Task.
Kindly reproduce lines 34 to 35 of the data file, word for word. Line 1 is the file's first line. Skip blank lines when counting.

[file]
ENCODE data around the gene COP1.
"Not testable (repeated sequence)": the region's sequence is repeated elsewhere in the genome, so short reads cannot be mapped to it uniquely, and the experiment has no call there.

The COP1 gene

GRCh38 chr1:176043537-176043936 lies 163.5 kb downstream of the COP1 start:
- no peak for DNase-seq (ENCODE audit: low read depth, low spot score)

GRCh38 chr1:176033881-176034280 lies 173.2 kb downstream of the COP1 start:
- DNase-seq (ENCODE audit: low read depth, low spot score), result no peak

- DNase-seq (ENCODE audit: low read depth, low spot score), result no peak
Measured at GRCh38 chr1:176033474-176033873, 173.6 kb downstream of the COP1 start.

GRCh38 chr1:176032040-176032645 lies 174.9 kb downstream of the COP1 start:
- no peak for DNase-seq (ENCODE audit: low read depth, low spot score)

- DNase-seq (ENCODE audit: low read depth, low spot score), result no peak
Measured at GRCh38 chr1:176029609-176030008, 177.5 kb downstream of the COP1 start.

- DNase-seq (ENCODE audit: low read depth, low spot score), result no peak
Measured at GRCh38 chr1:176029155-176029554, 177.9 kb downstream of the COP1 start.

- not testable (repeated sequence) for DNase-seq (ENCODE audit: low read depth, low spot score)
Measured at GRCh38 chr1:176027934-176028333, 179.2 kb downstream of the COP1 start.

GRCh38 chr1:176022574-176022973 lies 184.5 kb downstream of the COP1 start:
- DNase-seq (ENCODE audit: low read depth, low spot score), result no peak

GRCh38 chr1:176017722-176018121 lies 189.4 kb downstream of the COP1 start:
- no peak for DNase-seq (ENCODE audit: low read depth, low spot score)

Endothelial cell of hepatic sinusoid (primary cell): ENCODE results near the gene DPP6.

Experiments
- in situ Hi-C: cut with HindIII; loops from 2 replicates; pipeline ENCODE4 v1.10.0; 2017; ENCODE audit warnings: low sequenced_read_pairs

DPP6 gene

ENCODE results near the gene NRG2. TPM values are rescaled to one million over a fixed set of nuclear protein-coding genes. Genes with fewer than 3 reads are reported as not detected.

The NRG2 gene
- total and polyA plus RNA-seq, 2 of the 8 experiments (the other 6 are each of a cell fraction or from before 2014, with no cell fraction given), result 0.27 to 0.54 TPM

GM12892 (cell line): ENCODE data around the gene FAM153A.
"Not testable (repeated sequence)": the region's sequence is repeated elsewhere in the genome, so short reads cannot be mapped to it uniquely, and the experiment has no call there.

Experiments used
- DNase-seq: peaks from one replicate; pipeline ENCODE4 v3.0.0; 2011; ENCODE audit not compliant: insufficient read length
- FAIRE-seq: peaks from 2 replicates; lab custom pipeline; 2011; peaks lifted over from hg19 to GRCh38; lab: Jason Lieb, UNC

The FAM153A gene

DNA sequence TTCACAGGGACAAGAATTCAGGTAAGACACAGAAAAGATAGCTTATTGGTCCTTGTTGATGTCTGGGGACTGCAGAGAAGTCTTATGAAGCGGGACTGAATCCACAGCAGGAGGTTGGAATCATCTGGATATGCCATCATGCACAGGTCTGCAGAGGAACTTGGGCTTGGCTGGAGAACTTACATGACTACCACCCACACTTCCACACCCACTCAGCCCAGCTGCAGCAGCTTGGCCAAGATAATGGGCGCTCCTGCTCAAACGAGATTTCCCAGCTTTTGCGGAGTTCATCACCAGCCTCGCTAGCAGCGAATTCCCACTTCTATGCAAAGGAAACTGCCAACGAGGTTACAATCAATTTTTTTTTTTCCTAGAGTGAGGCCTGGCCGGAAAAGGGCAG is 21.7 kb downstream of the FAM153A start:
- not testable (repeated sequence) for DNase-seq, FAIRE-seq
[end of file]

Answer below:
The FAM153A gene

DNA sequence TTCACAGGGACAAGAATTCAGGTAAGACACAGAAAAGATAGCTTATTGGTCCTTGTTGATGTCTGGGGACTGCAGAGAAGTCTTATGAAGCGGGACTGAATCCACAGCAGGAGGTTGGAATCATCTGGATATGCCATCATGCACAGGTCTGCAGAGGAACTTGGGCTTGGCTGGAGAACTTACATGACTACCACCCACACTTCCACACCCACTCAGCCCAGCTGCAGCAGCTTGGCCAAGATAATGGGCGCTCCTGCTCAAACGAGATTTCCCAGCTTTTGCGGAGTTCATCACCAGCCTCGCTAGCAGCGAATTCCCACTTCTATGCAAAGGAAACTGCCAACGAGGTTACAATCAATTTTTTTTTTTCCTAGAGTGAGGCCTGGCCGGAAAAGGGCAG is 21.7 kb downstream of the FAM153A start: